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Silly Superstitions

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As once said by the great Stevie Wonder, “When you believe in things that you don’t understand, you suffer.” However, the south is home to countless superstitions, while most, and more likely all, are absolute hogwash, they are part of our culture. These wives tales have been passed through generations, though most hopefully don’t rely on them too greatly, here are ten great ones for predicting weather, death, bad luck, and more.

Bachelors take heed! Is your love life looking bleak? Well maybe the house keep is to blame. Jumping the broom has always been a lucky marriage tradition, but the broom also can cause a long life of loneliness. If someone sweeps over your feet you’re bound never to marry. While this may not truly prevent you from wedding, it’s at least a valid excuse.

Sty in your eye? This is a particularly gruesome looking boil that develops in your eye, typically paired with pus and pain. Don’t waste your time with a doctor, our Appalachian ancestors figured out an easy, quick-fix solution. To cure said sty, simply stand in the middle of crossroads and quote, “Sty, sty leave my eye. Take the next one coming by.” (I do not actually suggest taking this method of sty removal; if this ails you, I advise seeing a physician.)

Save the heartache, whistling before breakfast will, in effect, cause you to cry before dusk, so keep your tunes to yourself. Likewise, talking about your dreams before breakfast, chiefly nightmares, will cause them to come true. For those preparing the cuisine, dropping a biscuit indicates you will have unwelcome company coming your way. Breakfast seems to be a very dangerous time in the superstitious world and I advise you to go about the meal carefully.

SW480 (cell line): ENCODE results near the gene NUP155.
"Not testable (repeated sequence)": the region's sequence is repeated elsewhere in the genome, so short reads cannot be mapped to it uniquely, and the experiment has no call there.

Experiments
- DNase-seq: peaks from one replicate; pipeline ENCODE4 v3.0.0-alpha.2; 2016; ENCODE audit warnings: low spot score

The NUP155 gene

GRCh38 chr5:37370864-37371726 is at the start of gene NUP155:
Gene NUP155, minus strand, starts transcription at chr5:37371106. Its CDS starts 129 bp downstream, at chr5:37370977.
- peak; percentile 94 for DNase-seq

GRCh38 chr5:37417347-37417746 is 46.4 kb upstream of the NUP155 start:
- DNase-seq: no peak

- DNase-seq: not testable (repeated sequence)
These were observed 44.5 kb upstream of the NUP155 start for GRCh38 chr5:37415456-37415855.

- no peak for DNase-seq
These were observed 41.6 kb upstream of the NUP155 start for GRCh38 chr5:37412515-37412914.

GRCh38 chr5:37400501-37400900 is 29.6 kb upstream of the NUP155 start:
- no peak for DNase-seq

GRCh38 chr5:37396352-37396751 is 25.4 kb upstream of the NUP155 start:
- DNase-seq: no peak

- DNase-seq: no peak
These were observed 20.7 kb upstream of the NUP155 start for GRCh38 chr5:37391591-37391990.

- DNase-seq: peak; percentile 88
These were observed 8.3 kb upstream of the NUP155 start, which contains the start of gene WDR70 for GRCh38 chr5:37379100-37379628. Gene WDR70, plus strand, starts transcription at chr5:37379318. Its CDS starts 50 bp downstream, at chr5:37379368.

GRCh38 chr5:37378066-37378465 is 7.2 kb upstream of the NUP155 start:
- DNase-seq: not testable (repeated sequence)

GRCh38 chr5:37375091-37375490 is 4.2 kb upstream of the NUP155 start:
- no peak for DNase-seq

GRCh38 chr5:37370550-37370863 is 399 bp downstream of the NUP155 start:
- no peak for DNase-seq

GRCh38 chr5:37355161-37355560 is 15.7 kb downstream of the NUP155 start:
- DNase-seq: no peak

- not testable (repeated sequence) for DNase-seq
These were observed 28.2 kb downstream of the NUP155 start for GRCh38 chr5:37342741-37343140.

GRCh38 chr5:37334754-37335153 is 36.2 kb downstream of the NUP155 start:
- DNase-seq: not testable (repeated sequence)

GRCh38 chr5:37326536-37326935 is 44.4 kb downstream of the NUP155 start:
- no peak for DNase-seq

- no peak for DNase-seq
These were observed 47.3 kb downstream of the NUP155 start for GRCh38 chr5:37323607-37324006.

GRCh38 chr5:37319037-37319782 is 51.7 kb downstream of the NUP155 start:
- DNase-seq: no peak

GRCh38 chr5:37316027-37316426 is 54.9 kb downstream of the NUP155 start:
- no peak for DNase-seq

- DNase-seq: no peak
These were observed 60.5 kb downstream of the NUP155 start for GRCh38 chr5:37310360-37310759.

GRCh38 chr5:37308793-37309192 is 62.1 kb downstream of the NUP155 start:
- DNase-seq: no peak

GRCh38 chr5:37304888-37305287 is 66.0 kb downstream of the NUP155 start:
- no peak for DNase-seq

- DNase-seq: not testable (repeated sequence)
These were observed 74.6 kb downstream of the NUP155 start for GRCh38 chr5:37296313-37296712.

You cannot be with child and couture at the same time. Women who are expecting are advised to retire their stilettos. Pregnant women who wear heels are likely to give birth to a cross eyed child. The only conclusion I could possibly come to was that highheels were not common when this myth was fabricated, but either way, it’s exceedingly farfetched.

Plan your beauty appointments accordingly to save yourself from misfortune. It’s very bad luck to cut your nails on Fridays and Sundays. You might want to reschedule those weekend mani-pedis and play it safe.

Your farm land was your pride back in the old days of the Appalachian mountains. An especially dry season could wipe out everything you had, so extra measures were taken. In order to make it rain, you’ll need to find yourself a snake. After killing the serpent bury it ‘belly-up’ in your field. This is an additionally gruesome, but more effective, way to bring on the thunder rather than rain dancing.

Here’s another medical DIY for those troubled with warts. If you’re looking for a painless and easy cure, simply steal someone’s dishrags. Bury the pilfered cloth and wait a few days, you’ll find your warts, like magic, have disappeared.

Last, but most certainly not least, my favorite legend yet. Put a hold on summer fun, while watermelons are in season, they come with a grave price. Swallowing the seed of the fruit will result in the plant sprouting in your innards, you will have a growing watermelon in your stomach. This myth does not include any other fruits or vegetables, just watermelon, and the cure is unfortunately unknown.

These provided superstitions hardly scrape the surface of the infinite mass of tall tales told in the Appalachian mountains. While many are silly, weird, and even cringe-worthy they are just another colorful addition to Tennessee’s heritage. So embrace your achy-weather-predicting knees and pass the story on.

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Silly Superstitions